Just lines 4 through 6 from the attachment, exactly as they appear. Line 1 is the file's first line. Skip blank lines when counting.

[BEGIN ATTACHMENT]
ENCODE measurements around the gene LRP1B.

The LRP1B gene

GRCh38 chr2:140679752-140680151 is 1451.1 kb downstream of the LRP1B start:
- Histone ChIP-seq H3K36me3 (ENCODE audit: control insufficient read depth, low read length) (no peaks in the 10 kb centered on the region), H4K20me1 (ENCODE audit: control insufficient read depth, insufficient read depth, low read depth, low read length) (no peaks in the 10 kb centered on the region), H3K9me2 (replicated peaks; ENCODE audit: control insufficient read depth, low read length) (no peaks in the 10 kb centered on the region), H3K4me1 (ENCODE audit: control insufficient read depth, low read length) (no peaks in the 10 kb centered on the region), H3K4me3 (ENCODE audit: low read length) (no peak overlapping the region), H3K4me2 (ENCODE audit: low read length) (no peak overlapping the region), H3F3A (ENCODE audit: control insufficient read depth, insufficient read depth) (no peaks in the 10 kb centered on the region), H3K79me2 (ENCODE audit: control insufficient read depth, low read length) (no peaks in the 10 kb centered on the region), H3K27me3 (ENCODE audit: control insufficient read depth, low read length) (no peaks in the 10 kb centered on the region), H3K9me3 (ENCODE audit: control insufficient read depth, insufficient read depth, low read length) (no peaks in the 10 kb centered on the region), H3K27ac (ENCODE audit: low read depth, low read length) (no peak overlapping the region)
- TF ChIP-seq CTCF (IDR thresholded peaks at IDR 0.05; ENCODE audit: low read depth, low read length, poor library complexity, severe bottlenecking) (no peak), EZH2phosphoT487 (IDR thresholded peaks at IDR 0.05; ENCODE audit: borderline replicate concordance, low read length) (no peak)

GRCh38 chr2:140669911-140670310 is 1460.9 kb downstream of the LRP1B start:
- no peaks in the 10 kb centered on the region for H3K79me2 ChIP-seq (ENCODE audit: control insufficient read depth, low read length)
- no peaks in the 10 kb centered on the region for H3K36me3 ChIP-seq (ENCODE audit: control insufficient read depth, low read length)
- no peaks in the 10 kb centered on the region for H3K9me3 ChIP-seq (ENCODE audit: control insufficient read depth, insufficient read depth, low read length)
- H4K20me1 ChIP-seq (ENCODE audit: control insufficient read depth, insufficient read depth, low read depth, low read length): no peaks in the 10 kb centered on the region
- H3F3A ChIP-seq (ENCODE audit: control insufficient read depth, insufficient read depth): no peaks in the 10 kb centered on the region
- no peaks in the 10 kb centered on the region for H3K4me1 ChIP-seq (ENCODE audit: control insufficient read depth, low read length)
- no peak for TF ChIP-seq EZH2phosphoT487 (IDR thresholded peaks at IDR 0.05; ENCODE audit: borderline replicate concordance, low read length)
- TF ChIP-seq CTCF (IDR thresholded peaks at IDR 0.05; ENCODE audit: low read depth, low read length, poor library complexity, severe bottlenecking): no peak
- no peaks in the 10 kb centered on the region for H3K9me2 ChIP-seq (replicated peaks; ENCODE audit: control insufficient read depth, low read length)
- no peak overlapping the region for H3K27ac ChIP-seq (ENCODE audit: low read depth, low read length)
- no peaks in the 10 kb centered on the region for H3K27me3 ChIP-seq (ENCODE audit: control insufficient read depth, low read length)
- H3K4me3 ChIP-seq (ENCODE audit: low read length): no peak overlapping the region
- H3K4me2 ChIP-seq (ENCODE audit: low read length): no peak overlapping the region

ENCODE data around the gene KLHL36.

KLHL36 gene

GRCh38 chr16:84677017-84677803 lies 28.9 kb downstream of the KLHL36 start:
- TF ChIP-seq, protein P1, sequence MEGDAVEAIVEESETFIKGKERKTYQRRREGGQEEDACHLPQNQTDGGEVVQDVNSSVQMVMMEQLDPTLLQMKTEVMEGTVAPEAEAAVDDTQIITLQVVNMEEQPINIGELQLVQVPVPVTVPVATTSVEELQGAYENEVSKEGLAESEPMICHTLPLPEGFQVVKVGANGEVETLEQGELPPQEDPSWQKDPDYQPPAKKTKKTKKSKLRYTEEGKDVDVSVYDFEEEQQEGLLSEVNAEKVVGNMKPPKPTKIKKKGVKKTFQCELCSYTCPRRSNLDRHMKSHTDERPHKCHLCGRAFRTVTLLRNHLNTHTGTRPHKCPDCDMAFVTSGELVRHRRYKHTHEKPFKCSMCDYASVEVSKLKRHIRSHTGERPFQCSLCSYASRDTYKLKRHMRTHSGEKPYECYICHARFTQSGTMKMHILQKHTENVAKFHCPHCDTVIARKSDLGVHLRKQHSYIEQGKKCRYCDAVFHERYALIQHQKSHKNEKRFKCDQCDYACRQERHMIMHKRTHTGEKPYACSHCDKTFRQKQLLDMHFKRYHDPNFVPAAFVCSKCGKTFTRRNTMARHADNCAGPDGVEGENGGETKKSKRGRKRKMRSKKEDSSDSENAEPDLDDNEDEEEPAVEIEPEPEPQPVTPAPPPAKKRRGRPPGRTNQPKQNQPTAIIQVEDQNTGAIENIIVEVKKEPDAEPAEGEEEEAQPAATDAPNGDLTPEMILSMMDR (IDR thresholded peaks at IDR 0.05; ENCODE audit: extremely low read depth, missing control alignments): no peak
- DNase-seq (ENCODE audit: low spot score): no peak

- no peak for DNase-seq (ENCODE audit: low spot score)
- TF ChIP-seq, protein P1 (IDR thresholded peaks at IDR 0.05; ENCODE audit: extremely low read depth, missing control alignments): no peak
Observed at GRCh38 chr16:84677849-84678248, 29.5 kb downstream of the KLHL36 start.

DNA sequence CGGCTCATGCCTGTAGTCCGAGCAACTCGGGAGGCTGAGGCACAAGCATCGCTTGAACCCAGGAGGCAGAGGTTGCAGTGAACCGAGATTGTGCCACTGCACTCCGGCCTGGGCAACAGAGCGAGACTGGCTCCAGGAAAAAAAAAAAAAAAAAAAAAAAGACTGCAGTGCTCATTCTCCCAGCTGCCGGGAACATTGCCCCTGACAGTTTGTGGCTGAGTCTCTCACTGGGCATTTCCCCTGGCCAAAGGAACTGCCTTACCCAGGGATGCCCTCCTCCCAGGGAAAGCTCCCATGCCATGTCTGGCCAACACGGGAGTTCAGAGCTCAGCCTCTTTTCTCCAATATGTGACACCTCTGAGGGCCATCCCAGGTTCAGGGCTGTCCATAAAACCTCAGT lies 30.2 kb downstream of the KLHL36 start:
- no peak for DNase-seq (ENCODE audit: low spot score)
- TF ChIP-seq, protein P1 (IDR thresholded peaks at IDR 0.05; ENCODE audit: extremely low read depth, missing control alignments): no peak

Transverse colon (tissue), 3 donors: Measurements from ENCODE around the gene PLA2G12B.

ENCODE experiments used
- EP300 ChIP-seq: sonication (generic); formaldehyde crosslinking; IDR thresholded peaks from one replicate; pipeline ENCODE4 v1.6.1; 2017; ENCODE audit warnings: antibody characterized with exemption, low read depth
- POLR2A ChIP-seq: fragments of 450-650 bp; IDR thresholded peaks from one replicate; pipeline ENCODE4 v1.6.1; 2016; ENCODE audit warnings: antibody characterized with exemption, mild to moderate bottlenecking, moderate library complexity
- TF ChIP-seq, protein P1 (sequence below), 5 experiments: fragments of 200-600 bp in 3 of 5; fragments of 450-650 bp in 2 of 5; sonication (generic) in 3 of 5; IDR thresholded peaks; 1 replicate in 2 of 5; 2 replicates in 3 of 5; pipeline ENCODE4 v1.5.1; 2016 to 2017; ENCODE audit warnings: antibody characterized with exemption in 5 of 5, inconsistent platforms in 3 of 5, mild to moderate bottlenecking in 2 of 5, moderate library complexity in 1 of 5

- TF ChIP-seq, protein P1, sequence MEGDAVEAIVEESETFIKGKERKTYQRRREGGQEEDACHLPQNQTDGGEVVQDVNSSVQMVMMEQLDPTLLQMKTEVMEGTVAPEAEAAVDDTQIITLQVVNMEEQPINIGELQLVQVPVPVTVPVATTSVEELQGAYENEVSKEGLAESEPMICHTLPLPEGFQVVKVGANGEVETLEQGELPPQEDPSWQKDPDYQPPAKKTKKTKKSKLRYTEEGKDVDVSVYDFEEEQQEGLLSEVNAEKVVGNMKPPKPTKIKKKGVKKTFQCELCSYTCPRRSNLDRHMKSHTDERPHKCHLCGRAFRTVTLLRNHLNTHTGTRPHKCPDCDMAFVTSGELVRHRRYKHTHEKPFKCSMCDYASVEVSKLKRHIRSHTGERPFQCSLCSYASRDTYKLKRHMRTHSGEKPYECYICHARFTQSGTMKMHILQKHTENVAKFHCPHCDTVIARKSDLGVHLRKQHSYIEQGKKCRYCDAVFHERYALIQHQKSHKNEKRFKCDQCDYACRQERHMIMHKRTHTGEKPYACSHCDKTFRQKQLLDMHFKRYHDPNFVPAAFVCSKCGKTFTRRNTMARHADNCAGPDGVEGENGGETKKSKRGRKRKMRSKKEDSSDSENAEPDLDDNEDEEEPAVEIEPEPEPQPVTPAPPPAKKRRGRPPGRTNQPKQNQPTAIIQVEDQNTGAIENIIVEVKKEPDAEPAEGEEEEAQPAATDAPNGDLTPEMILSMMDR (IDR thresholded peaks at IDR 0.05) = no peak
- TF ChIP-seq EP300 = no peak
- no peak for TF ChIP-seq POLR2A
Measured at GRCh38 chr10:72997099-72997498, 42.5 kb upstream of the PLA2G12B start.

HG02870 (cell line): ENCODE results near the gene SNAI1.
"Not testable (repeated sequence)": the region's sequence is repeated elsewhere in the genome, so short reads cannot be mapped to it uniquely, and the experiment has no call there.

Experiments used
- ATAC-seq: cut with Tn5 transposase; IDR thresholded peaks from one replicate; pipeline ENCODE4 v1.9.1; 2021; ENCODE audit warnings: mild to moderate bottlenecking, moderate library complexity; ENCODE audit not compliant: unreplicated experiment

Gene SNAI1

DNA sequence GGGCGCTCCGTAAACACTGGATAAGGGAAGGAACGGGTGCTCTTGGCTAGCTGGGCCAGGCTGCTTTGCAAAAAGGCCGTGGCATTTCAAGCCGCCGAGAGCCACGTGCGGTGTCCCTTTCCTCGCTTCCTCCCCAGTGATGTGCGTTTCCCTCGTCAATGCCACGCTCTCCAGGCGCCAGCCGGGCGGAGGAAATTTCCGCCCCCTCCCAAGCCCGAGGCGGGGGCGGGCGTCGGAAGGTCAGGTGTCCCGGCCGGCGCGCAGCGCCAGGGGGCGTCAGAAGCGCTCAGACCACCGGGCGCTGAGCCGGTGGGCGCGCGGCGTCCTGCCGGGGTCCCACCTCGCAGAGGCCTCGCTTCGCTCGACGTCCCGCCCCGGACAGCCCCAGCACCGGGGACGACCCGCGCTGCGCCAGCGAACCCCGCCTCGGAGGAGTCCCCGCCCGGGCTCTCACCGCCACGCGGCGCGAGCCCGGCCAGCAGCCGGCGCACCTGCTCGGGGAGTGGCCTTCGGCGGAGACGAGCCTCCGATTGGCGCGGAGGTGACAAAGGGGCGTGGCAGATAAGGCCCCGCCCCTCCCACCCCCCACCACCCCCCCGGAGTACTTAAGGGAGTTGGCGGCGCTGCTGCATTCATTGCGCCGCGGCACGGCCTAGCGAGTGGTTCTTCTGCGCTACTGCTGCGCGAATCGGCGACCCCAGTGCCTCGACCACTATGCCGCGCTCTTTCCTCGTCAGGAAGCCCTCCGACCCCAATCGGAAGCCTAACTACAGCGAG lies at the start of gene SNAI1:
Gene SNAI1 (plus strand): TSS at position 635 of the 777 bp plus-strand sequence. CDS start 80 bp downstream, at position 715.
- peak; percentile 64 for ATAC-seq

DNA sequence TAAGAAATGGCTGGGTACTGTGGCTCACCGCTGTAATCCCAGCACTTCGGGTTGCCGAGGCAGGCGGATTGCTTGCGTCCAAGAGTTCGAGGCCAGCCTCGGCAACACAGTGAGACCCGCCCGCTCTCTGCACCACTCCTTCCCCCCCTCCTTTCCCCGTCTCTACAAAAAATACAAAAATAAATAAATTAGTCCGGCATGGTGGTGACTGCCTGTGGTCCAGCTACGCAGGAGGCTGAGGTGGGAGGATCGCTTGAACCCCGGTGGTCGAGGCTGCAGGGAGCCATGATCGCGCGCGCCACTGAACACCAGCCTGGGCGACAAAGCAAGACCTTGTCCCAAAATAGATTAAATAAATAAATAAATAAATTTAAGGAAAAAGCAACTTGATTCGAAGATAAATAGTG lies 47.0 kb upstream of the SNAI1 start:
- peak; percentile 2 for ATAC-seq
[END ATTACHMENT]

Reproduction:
- Histone ChIP-seq H3K36me3 (ENCODE audit: control insufficient read depth, low read length) (no peaks in the 10 kb centered on the region), H4K20me1 (ENCODE audit: control insufficient read depth, insufficient read depth, low read depth, low read length) (no peaks in the 10 kb centered on the region), H3K9me2 (replicated peaks; ENCODE audit: control insufficient read depth, low read length) (no peaks in the 10 kb centered on the region), H3K4me1 (ENCODE audit: control insufficient read depth, low read length) (no peaks in the 10 kb centered on the region), H3K4me3 (ENCODE audit: low read length) (no peak overlapping the region), H3K4me2 (ENCODE audit: low read length) (no peak overlapping the region), H3F3A (ENCODE audit: control insufficient read depth, insufficient read depth) (no peaks in the 10 kb centered on the region), H3K79me2 (ENCODE audit: control insufficient read depth, low read length) (no peaks in the 10 kb centered on the region), H3K27me3 (ENCODE audit: control insufficient read depth, low read length) (no peaks in the 10 kb centered on the region), H3K9me3 (ENCODE audit: control insufficient read depth, insufficient read depth, low read length) (no peaks in the 10 kb centered on the region), H3K27ac (ENCODE audit: low read depth, low read length) (no peak overlapping the region)
- TF ChIP-seq CTCF (IDR thresholded peaks at IDR 0.05; ENCODE audit: low read depth, low read length, poor library complexity, severe bottlenecking) (no peak), EZH2phosphoT487 (IDR thresholded peaks at IDR 0.05; ENCODE audit: borderline replicate concordance, low read length) (no peak)

GRCh38 chr2:140669911-140670310 is 1460.9 kb downstream of the LRP1B start: